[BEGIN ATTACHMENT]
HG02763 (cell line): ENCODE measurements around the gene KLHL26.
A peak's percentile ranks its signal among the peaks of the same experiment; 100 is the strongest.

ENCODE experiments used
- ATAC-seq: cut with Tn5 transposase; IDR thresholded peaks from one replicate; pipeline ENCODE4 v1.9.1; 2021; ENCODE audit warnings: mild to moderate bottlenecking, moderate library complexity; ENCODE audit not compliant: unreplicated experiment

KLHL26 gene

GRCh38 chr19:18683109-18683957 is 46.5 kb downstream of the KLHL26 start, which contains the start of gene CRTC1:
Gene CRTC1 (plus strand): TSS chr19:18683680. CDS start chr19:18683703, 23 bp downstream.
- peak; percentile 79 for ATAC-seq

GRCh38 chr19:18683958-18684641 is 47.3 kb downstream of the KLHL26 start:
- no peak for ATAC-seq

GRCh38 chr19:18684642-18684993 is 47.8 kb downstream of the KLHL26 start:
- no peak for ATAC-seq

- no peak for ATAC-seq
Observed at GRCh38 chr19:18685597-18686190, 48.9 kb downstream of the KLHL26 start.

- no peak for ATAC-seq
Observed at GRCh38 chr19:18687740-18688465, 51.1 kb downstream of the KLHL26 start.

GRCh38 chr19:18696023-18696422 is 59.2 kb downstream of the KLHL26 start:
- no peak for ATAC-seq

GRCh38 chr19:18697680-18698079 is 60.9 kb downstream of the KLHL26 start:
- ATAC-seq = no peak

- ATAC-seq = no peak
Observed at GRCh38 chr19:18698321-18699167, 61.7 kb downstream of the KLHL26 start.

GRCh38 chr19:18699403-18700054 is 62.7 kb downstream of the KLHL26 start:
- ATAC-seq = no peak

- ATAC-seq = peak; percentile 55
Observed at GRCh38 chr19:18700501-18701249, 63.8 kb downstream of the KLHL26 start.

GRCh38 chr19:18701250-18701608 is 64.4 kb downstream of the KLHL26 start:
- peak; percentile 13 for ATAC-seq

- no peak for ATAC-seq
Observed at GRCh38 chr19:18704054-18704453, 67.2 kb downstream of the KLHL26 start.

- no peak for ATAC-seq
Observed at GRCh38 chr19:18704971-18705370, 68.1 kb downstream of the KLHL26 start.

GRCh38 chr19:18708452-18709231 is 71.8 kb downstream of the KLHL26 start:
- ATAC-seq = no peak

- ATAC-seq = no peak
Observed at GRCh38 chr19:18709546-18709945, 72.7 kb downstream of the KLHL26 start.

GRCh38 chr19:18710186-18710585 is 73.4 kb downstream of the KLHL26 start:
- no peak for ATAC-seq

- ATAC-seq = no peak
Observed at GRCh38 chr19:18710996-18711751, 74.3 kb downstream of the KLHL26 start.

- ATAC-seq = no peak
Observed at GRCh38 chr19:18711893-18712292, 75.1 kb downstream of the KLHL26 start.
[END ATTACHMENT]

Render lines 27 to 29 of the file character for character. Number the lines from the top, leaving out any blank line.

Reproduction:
GRCh38 chr19:18701250-18701608 is 64.4 kb downstream of the KLHL26 start:
- peak; percentile 13 for ATAC-seq

- no peak for ATAC-seq